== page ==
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Can Infants Get Ptsd?

Discussion in 'Discussion' started by TK421, Jan 28, 2012.

  1. TK421

    TK421 New Member

    I'm having a hard time understanding the criteria of PTSD as it pertains to memory with an infant. If an infant experiences pain and terror shortly after birth to a few months old, is it possible for them to develop PTSD from that? I was told you have to be able to form memories in order to meet the criteria of PTSD, but would infants be able to form the type of memory needed to develop PTSD and re-experience the trauma in some way? Also, if it can't be PTSD, can they be traumatized in other ways? Thanks.
  2. sea

    sea New Member

    No, but they can develop attachment disorders depending upon the origin of their fears and the consistency of their caregiving. Attachment disorders are the only psychiatric disorders that you can diagnose infants with. Infants can't develop PTSD because PTSD is a disorder of memory-circuit interruption and re-looping, re-triggering, re-experiencing, etc. The mechanisms involved in PTSD are too complicated for an infant brain to even go through. Which is why you can't have PTSD as an adult from events sustained before the age of at least a year old, because until that time, you can't store memories that make any sense.
    NIKI and Ayesha like this.
  3. anthony

    anthony MyPTSD Admin Staff Member Premium Member

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  4. Solara

    Solara VIP Member

    Not arguing the PTSD/infant thing, however...

    There is evidence that infants can "remember" in other ways. Not conscious memories that are required for PTSD, rather "body" memories. (The mind may not remember, but the body never forgets.) This was introduced to me during my intensive trauma program a few months ago and while I don't understand all the details of it, it makes sense to me. (I had a traumatic birth and was an extremely fussy baby...conjecture that this was the issue, but my sexual trauma wasn't until years later, and my doctors found nothing else wrong with me).
    Froggie and sea like this.
  5. sea

    sea New Member

    I think this may have some basis in neurology as if you look at the dynamics of fear and trauma on the mind it reaches the base part of the brain which is the first part to develop, the brain stem. And in infants this is basically all they have to work on. So the stress chemicals that come with fear you know how fear manifests in the body, we store fear in our bodies.

    It's why babies can have attachment issues, because they don't get what they need and they become scared and over time that develops into their consciousness but the fear was always there first. Even if a child was mistreated before the age of six months and then given to a nice family for the rest of their life, and doesn't have any memories of being mistreated, they can still have attachment issues because their brain has been exposed to that fear that still lives there.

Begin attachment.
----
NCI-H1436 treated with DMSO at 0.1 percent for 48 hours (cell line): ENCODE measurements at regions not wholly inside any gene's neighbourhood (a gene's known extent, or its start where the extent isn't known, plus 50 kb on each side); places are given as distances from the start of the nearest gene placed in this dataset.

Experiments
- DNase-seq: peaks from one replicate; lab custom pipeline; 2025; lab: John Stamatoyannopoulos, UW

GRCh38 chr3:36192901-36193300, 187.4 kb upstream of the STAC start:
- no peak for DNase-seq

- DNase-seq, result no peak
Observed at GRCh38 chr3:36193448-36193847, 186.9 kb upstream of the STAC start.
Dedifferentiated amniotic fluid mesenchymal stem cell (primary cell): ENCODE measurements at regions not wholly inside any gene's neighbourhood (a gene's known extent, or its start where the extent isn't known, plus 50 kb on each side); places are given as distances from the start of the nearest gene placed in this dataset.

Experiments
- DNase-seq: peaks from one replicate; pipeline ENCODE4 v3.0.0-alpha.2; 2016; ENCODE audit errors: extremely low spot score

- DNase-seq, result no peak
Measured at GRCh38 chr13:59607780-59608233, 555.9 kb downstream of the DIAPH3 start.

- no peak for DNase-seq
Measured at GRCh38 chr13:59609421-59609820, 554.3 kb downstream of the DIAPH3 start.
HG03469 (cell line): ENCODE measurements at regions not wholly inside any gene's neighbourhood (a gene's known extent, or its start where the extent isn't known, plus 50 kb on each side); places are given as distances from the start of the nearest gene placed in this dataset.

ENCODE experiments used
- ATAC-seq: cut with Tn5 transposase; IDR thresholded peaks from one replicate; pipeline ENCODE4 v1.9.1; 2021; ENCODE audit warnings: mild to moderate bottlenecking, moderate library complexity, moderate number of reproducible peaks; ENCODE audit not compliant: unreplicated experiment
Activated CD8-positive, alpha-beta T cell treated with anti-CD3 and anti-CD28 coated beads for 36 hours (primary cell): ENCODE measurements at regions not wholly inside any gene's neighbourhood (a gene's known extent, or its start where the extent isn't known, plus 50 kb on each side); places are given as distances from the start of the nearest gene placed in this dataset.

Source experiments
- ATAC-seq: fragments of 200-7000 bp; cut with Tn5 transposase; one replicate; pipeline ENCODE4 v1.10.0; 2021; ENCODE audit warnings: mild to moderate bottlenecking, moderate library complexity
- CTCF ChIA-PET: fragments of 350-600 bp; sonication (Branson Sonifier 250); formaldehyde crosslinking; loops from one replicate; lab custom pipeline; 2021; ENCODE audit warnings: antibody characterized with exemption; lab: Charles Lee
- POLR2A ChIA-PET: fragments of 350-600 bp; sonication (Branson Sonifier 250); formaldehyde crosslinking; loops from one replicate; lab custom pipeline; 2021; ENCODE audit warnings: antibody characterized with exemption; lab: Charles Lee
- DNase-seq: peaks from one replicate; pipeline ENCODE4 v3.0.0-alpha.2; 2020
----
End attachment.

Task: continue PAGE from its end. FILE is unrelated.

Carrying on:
I think that's why it's possible for people to be stuff like psychopaths and sociopaths or have personality disorders even while having a "decent life", ykwim? There's obviously something wrong with them, but maybe it happened so early and got stored so messed up and they have no memory of it that it's like they were just born like that. I really don't think, aside from psychopathy (which is linked to brain damage - which people can be born with), that people are "born" abusive or f*cked up.

    Even with personality disorders and shit, it isn't inevitable that there's some "PD Gene" that causes it. It's messed up by what your brain stores before you can even form cognition. But as for having PTSD, it's impossible. PTSD is a disorder of memory inherently, and infants can't store memories up to a certain age. But keep in mind there are quite a few disorders that look like PTSD from the outside, including attachment disorders.

    (Obviously I'm not questioning anyone's diagnosis, but if someone says they have PTSD "From a traumatic birth" - like that is their primary trauma, that's just not possible. You can have issues from it, but not PTSD specifically.) But I definitely agree that there are ways that infants store experiences that affect the outcome of their psychological profile even if they can't actually recall the events that lead up to it.
  6. Solara

    Solara VIP Member

    Oh, I didn't mean to imply that a traumatic birth can give someone PTSD, or that I've ever heard of this possibility. Rather, that traumatic events at such a young age can still have an effect even though the memories may not be processed or stored the same way. Sorry if I was unclear!
    sea likes this.
  7. TK421

    TK421 New Member